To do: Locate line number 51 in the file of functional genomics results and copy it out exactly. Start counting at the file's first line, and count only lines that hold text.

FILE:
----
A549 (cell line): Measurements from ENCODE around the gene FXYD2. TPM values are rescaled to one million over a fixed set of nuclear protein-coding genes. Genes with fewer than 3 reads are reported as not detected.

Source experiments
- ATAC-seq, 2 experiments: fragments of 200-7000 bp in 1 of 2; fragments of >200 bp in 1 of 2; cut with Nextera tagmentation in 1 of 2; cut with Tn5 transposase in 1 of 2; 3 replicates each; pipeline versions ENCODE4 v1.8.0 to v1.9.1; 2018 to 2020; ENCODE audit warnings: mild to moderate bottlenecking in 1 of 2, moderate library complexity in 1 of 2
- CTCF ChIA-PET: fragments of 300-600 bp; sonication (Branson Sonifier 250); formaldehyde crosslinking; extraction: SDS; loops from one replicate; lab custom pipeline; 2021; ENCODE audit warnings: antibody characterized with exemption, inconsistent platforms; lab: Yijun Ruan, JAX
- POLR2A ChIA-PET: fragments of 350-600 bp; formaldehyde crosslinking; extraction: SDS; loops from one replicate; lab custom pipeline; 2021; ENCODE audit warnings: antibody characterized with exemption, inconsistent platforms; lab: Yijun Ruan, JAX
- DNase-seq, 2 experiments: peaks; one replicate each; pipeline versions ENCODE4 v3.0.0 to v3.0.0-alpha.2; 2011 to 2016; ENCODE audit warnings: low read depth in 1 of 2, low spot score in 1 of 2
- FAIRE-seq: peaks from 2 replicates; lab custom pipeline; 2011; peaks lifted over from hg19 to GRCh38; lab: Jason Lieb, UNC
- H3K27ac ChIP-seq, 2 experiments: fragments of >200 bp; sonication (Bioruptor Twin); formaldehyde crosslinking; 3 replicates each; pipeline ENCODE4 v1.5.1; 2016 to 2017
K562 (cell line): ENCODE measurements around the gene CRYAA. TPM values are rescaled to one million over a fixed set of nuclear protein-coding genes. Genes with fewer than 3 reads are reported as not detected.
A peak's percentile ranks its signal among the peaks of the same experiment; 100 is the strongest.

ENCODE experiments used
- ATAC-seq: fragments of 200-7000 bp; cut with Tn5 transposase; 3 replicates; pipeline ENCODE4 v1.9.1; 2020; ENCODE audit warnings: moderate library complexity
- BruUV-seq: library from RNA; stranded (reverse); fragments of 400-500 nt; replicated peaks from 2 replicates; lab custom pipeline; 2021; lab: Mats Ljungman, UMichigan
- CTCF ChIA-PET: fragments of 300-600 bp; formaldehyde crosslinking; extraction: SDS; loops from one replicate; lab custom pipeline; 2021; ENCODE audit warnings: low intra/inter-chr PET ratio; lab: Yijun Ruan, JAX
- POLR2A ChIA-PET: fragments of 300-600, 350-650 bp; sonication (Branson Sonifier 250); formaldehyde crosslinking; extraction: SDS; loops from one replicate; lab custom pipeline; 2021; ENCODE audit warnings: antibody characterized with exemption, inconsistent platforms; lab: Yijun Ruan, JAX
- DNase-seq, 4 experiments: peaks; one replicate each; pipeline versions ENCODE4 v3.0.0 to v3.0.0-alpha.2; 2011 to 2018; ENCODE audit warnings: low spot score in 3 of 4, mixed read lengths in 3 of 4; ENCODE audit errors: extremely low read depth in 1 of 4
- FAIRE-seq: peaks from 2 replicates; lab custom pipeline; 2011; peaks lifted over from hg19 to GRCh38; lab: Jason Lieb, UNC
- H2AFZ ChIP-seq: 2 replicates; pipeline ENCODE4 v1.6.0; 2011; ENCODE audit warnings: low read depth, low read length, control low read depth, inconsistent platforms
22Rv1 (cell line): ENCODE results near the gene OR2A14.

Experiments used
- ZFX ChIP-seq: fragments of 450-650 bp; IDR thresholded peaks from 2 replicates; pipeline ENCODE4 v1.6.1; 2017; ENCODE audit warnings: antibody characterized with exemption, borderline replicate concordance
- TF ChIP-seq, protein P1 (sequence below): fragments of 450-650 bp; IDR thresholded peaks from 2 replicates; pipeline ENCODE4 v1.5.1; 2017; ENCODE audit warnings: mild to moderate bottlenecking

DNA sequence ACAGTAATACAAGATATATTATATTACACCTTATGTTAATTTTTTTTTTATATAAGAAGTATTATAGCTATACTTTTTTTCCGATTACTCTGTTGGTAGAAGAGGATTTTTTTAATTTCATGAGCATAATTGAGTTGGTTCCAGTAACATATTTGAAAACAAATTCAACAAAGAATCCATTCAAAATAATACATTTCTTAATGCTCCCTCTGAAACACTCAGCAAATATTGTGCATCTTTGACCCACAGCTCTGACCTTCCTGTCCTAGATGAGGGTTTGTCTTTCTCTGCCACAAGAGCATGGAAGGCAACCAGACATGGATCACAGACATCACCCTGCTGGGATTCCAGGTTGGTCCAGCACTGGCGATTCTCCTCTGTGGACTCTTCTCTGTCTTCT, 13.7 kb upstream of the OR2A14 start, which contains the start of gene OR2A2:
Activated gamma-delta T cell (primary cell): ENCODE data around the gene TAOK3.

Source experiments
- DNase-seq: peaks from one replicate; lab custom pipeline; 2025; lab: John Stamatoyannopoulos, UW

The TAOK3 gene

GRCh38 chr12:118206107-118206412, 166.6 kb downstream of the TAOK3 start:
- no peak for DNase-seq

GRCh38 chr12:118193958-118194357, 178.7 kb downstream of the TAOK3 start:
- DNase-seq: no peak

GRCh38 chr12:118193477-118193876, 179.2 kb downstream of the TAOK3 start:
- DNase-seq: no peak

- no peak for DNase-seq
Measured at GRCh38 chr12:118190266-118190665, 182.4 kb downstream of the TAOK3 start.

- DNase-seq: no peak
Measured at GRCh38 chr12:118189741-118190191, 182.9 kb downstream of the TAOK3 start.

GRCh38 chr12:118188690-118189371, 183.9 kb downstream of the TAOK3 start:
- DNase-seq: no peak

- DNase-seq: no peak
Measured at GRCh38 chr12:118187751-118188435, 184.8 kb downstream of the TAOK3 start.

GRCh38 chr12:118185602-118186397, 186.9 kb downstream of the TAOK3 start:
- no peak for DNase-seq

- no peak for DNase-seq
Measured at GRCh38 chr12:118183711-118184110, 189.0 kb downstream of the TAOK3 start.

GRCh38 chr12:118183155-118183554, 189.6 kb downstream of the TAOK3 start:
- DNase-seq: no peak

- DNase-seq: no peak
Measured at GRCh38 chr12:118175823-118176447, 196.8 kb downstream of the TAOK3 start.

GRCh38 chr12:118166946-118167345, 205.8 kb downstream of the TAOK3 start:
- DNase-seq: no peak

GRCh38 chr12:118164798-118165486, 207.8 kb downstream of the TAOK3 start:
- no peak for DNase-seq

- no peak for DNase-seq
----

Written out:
- DNase-seq: no peak